Gold Ridge Resource Conservation District

We inspire and partner with our community to protect the natural resources and agricultural future of our District.


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Christo’s Running Fence 40 Years Later: Photos, Stories & Memories

In 1976, after a long process, Christo’s large-scale artwork “Running Fence” was installed over 24.5 miles of Sonoma and Marin farmland. The artist made as much of an impression on the local community as his artwork did. 

Christo_fence

The hamlet of Valley Ford hasn’t changed much in the last four decades. There’s more traffic, of course: It’s located on scenic Highway 1, and Bodega Bay is just 8 miles to the west. But Dinucci’s Italian Dinners is still there, serving the family-style meals that made its initial reputation more than a century ago.

Local ranchers still come to the Valley Ford Market for coffee and the latest talk on lamb prices and government regulation. And the land itself seems immutable: The rolling pastures broken by eucalyptus windbreaks — speckled with fat sheep and sleek cattle — present a prospect as timeless as the nearby Pacific Ocean.

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Source:  Glen Martin, Sonoma Magazine, August 2016


How trees talk to each other | Suzanne Simard

“A forest is much more than what you see,” says ecologist Suzanne Simard. Her 30 years of research in Canadian forests have led to an astounding discovery — trees talk, often and over vast distances. Learn more about the harmonious yet complicated social lives of trees and prepare to see the natural world with new eyes.

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California Just Made Climate Change History. How Did it Happen?

Gerald-G-US-Capitol-Building

The day before yesterday Jason Barbose sat in the gallery of the California Senate and saw something that just a few weeks ago he wasn’t expecting: Senators casting the final vote on an historic set of bills—Senate Bill 32 (Pavley) and Assembly Bill 197 (E. Garcia)—that reaffirm the state’s commitment to addressing climate change through 2030. After the vote was over, Jason and his colleagues shared hugs, smiles, and tears as the weight of the accomplishment washed over them. It was a great day.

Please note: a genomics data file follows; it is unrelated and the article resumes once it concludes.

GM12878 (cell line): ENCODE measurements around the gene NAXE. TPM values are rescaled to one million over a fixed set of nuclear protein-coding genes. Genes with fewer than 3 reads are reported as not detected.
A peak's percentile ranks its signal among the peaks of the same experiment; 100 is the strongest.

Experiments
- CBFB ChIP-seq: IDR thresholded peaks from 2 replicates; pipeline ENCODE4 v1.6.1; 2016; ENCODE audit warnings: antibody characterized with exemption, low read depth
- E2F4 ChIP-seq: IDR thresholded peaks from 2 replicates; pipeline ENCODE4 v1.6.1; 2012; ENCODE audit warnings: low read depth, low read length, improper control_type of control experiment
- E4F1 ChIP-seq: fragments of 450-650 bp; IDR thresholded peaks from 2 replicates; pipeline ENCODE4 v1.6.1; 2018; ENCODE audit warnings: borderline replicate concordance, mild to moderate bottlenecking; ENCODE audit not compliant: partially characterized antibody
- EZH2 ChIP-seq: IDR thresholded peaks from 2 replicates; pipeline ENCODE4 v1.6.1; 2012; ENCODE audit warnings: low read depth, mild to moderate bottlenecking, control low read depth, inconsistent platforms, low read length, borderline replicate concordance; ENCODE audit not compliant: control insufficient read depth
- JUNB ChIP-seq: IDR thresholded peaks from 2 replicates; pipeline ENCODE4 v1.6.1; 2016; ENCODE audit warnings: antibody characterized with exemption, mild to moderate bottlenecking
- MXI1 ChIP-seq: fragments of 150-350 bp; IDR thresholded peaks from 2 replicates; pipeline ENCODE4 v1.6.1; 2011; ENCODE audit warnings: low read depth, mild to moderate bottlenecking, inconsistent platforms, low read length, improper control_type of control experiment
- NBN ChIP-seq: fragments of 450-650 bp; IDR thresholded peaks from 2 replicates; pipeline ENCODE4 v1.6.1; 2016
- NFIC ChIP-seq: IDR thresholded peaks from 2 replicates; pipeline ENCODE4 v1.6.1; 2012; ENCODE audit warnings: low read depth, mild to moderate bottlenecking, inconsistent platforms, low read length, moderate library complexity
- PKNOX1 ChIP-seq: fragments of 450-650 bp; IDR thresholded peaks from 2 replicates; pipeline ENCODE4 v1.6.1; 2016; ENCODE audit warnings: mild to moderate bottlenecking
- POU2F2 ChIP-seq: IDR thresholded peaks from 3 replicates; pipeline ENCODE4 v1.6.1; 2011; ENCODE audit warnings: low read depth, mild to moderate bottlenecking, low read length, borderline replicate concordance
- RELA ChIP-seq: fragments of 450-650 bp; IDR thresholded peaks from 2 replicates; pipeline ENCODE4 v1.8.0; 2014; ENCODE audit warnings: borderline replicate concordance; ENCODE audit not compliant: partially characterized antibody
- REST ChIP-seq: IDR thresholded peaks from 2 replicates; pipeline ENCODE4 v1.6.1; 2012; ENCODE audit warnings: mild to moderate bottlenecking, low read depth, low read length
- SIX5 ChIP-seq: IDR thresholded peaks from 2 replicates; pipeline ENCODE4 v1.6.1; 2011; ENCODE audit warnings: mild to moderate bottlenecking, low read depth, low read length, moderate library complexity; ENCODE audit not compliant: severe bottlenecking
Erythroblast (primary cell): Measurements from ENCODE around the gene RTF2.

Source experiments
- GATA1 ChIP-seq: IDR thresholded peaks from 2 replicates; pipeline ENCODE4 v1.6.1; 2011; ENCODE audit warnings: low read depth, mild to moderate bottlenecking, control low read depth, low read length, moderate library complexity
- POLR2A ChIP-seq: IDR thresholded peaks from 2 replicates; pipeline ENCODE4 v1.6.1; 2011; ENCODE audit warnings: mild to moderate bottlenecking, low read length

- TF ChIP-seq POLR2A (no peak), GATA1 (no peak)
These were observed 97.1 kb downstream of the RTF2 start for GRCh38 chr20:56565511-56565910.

There will be a time for a more thorough examination of how we achieved this victory, but here is my quick take of what just happened.

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Source:  Jason Barbose, Western States Policy Manager, Union of Concerned Scientists, August 26, 2016


Soils to Reverse Climate Change: “Carbon Farming” and the Untapped Potential in Ecological Approaches

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Are there agricultural practices that might offer more potential than the ones commonly discussed in the “carbon farming” conversation? In a companion post, I wrote about what the science tells us about cover cropping and reduced tillage, two practices getting a lot of attention in what I’ve called the “carbon farming” rage. Here I want to address some more agroecological practices, those that incorporate ecological principles, and what is known from field research about their ability to add carbon to the soil.

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Source:  Andrea Basche, Kendall Science Fellow, Union of Concerned Scientists, May 12, 2016


Allan Savory: How to green the world’s deserts and reverse climate change

Published on Mar 4, 2013

“Desertification is a fancy word for land that is turning to desert,” begins Allan Savory in this quietly powerful talk. And terrifyingly, it’s happening to about two-thirds of the world’s grasslands, accelerating climate change and causing traditional grazing societies to descend into social chaos. Savory has devoted his life to stopping it. He now believes — and his work so far shows — that a surprising factor can protect grasslands and even reclaim degraded land that was once desert.

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